# Householder's method Exercises

## Exercise 1

This exercise will help you in introducing how to perform the Householder's method to transform a symmetric matrix A into the tridiagonal form. All of the notations and computations in this Exercise follow from those in Section 9.3, Numerical Analysis, Burden and Faires, 8th Edition. It's recommended that you read that section before solving the problem. It's also recommended that you read the following useful links
1. Householder's method for symmetric matrices, J. H. Wilkinson, Handbook Series Linear Algebra, Volume 4, Number 1 / December, 1962, Springer Berlin / Heidelberg.
2. Module for Householder Transformations, Mathematics Department, California State University, Fullerton.

Problem
Let

$A={\begin{bmatrix}5&-1&-4&2\\-1&3&2&3\\-4&2&4&-3\\2&3&-3&2\end{bmatrix}}.$ Perform Householder's method to bring A into a tridiagonal form.

Solution

Step 1: k = 1 (Meaning: Making 0's for the third and fourth rows of the first column)

1

 $\displaystyle \alpha =-sgn(a_{k+1,k}){\sqrt {\sum _{j=k+1}^{n}a_{jk}^{2}}}$ is .

2

 $r={\sqrt {{\frac {1}{2}}(\alpha ^{2}-a_{k+1,k}\alpha )}}$ is .

3

 Now, we are going to find the vector $w^{(1)}={\begin{bmatrix}w_{1}^{(1)}\\w_{2}^{(1)}\\w_{3}^{(1)}\\w_{4}^{(1)}\end{bmatrix}}$ Set $w_{1}^{(1)}=0$ , we need to find $w_{2}^{(1)},w_{3}^{(1)},w_{4}^{(1)}$ $w_{2}^{(1)}={\frac {a_{2,1}-\alpha }{2r}}=$ . $w_{j}^{(1)}={\frac {a_{j,1}}{2r}}$ for j = 3 and 4 gives $w_{3}^{(1)}={\frac {a_{3,1}}{2r}}=$ $w_{4}^{(1)}={\frac {a_{4,1}}{2r}}=$ 4

 The orthogonal matrix $\displaystyle P^{1}$ , defined as $\displaystyle P^{1}=I-2w^{(1)}(w^{(1)})^{t}$ is (click Submit to see the answer)

5

 The new matrix $\displaystyle A^{(1)}$ , defined as $\displaystyle A^{(1)}=P^{1}AP^{1}$ , should be in the form $A^{(1)}={\begin{bmatrix}*&*&0&0\\**&*&*&*\\0&*&*&*\\0&*&*&*\end{bmatrix}}$ This is the end of Step 1.

Step 2: k = 2 (Meaning: Making 0's for the fourth row of the second column)
In Step 2, we redo the computations in Step 1 with the matrix $\displaystyle A=A^{(1)}$ 1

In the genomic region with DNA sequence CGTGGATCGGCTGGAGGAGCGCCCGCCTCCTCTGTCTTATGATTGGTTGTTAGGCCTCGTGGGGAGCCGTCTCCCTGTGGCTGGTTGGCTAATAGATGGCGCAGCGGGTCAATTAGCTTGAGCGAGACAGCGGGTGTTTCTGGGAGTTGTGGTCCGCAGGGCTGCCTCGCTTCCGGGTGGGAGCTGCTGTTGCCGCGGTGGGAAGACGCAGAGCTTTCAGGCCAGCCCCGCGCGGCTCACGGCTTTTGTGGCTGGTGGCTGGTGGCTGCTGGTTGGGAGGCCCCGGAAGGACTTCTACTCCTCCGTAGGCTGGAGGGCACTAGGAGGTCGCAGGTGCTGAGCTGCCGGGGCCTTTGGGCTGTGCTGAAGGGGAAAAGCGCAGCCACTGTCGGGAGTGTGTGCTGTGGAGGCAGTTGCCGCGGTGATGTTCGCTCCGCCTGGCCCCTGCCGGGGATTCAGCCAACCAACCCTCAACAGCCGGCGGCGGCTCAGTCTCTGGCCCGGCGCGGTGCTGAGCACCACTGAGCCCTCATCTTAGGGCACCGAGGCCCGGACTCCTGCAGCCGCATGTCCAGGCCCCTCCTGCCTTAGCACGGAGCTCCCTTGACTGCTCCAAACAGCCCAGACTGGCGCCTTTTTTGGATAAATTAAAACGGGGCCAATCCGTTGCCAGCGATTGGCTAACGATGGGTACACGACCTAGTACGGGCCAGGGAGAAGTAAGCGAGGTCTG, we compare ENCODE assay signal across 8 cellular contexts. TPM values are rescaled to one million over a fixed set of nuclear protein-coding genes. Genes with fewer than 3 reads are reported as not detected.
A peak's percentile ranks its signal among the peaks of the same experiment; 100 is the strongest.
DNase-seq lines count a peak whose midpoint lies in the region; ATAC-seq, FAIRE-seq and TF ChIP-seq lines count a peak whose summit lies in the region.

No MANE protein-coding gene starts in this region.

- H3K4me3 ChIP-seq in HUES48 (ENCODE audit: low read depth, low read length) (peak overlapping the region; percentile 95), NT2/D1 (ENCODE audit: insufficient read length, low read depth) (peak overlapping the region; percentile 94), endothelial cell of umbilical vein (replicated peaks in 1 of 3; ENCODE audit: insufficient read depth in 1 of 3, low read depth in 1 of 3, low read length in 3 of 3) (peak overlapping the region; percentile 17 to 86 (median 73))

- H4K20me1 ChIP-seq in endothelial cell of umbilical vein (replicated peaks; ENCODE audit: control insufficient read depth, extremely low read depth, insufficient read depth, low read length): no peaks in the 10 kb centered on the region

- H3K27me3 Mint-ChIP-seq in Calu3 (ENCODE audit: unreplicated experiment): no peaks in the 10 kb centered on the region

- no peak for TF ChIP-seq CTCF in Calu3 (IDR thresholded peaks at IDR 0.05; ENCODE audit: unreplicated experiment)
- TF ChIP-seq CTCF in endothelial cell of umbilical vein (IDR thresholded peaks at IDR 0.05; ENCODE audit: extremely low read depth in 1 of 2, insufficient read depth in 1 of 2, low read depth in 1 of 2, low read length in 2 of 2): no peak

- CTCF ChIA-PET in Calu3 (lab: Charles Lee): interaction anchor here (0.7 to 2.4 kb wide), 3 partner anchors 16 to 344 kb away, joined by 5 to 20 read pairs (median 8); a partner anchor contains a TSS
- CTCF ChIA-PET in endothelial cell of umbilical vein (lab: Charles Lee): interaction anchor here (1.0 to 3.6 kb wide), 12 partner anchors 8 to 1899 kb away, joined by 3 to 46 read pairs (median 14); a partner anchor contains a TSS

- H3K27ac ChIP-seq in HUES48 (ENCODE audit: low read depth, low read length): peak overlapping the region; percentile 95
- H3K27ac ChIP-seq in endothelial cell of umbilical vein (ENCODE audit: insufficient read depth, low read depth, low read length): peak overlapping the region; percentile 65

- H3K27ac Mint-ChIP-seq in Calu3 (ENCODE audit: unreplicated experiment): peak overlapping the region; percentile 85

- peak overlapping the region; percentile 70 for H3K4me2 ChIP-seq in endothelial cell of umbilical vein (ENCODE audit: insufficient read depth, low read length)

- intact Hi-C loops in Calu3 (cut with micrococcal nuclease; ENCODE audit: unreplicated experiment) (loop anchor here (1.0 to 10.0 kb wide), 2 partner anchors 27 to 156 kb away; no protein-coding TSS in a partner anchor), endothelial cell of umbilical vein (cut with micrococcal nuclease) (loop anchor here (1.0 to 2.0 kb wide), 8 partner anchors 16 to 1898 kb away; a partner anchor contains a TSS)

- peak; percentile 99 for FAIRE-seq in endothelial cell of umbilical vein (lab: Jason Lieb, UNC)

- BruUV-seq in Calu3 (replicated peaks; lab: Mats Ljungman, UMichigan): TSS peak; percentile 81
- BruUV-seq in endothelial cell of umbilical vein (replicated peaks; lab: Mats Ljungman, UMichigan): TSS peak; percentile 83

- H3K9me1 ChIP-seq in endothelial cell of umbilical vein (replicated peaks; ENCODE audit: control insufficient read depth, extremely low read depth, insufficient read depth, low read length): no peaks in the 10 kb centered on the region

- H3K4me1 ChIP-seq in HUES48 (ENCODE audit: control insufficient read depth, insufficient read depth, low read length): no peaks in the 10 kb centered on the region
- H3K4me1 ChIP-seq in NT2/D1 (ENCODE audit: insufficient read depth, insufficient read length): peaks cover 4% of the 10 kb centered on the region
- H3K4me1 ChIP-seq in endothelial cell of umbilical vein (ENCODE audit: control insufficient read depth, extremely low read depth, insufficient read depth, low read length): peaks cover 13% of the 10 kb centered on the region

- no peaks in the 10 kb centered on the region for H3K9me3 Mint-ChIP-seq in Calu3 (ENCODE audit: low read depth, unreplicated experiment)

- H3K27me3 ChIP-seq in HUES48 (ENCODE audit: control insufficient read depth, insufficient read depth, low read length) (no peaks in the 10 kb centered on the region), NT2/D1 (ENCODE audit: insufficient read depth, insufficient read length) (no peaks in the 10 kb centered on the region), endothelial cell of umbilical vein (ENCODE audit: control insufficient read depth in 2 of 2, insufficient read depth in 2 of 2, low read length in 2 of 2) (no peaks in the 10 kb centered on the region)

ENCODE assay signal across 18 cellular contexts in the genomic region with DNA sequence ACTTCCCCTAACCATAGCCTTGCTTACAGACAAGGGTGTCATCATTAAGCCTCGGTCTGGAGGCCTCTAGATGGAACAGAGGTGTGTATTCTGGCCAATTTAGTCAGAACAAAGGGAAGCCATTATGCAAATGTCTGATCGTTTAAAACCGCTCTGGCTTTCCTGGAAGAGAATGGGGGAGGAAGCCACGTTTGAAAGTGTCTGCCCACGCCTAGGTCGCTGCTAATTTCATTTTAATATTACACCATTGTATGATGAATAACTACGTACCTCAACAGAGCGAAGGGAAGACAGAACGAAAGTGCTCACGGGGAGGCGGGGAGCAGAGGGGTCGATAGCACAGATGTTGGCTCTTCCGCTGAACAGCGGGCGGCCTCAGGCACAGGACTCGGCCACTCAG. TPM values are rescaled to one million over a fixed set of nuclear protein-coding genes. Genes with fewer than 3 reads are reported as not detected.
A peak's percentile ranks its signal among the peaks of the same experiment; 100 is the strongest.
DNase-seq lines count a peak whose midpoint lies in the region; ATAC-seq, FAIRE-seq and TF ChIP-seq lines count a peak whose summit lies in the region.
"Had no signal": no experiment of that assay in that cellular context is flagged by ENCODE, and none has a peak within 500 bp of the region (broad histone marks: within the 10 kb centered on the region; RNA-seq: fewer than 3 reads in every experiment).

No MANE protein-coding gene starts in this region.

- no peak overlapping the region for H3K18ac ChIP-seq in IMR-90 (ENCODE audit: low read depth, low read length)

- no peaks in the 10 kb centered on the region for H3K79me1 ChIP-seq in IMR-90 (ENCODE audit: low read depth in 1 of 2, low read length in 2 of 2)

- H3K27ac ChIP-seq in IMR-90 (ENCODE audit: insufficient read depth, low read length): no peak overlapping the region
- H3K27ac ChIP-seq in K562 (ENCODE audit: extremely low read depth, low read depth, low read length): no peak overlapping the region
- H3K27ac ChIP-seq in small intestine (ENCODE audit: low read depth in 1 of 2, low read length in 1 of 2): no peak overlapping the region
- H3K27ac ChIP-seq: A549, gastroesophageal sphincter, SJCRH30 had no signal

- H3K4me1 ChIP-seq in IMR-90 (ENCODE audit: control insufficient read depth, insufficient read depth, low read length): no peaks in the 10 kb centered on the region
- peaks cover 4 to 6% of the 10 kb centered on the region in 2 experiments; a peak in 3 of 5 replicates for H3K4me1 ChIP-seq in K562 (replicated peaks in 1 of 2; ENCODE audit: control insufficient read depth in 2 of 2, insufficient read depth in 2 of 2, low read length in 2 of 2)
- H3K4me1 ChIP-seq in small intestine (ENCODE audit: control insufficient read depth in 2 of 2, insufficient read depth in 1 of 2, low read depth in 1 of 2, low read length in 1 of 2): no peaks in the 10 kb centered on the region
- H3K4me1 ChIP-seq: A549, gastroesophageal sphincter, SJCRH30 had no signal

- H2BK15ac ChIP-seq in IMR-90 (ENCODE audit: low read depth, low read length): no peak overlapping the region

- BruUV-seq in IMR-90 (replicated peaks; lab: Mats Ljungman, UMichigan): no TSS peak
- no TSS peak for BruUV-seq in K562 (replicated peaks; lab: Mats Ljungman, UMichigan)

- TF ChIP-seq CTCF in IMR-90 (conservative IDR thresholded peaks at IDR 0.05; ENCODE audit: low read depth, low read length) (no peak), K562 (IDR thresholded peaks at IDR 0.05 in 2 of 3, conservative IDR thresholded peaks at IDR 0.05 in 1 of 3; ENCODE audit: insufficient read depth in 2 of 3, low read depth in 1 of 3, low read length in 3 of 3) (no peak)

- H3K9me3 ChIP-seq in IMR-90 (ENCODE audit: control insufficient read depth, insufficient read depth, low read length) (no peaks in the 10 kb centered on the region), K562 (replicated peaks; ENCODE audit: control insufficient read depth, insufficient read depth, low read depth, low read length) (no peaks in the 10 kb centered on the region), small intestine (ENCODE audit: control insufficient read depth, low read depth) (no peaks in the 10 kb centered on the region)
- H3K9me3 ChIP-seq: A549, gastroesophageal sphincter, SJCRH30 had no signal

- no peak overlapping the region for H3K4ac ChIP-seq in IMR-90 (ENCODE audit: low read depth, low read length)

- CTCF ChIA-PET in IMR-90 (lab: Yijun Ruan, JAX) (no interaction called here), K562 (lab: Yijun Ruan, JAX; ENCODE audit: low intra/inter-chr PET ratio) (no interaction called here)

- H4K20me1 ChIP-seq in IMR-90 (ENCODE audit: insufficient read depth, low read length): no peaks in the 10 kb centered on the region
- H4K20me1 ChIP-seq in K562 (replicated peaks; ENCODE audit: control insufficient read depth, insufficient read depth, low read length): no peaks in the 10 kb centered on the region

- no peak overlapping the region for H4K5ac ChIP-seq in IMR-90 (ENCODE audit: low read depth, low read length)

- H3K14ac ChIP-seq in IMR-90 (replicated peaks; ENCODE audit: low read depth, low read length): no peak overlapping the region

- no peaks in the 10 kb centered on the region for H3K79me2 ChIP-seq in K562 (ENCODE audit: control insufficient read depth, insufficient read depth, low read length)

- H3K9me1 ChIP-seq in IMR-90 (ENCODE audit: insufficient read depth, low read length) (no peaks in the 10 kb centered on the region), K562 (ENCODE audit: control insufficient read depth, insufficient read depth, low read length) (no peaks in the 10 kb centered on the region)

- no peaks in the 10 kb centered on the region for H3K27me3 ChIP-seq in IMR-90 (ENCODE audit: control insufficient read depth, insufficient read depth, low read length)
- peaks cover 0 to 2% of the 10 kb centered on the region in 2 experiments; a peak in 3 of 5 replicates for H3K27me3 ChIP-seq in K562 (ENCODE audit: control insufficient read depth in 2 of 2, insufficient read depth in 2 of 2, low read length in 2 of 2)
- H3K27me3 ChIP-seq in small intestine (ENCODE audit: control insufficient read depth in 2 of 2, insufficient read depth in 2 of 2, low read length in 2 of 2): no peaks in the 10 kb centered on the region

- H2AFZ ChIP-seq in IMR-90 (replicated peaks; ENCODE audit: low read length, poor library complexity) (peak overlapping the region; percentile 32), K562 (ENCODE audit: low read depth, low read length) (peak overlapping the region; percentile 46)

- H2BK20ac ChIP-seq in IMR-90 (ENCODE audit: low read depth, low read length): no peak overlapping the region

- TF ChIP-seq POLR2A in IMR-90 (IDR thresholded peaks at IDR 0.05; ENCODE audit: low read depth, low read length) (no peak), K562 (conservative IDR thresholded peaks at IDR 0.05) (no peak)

$\displaystyle \alpha =-sgn(a_{k+1,k}){\sqrt {\sum _{j=k+1}^{n}a_{jk}^{2}}}$ is .

2

 $r={\sqrt {{\frac {1}{2}}(\alpha ^{2}-a_{k+1,k}\alpha )}}$ is .

3

 Now, find the vector $w^{(2)}={\begin{bmatrix}w_{1}^{(2)}\\w_{2}^{(2)}\\w_{3}^{(2)}\\w_{4}^{(2)}\end{bmatrix}}$ Set $w_{1}^{(2)}=w_{2}^{(2)}=0$ , we need to find $w_{3}^{(2)},w_{4}^{(2)}$ $w_{3}^{(2)}={\frac {a_{2,1}-\alpha }{2r}}=$ . $w_{4}^{(2)}={\frac {a_{4,1}}{2r}}=$ 4

 The orthogonal matrix $\displaystyle P^{2}$ , defined as $\displaystyle P^{2}=I-2w^{(2)}(w^{(2)})^{t}$ is (click Submit to see the answer)

5

 The new matrix $\displaystyle A^{(2)}$ , defined as $\displaystyle A^{(2)}=P^{2}A^{(1)}P^{2}$ , should be in the form $A^{(2)}={\begin{bmatrix}*&*&0&0\\**&*&*&0\\0&*&*&*\\0&0&*&*\end{bmatrix}}$ This is the end of Step 2.

Now the matrix $\displaystyle A^{(2)}$ is in a tridiagonal form. The Householder's method is complete.

## Exercise 2

1 Householder's method is for

 Any matrix. A non-symmetric positive define matrix. A symmetric matrix. A non-symmetric diagonally dominant matrix.

2 The goal of Householder's method is for

 Finding the determinant of a matrix. Transforming a matrix to tridiagonal form. Finding eigenvalues of a matrix. Finding the LU decomposition of a matrix.

3 How many steps do we need to perform in Householder's method

 n steps (where n is the size of the matrix). 2n steps. ${\frac {n}{2}}$ steps. n-2 steps.

4 What should be performed after Householder's method

 LU decomposition. Support Vector Decomposition (SVD). Power method. QR decomposition.

5 Will the Householder's method ever fail

 Yes No.

## Exercise 3

Problem
Based on the computations performed in Exercise 1, write code in Matlab to perform the Householder's method for an input symmetric matrix A.

Solution

132.235.39.18 19:02, 28 May 2009 (UTC) Nam Nguyen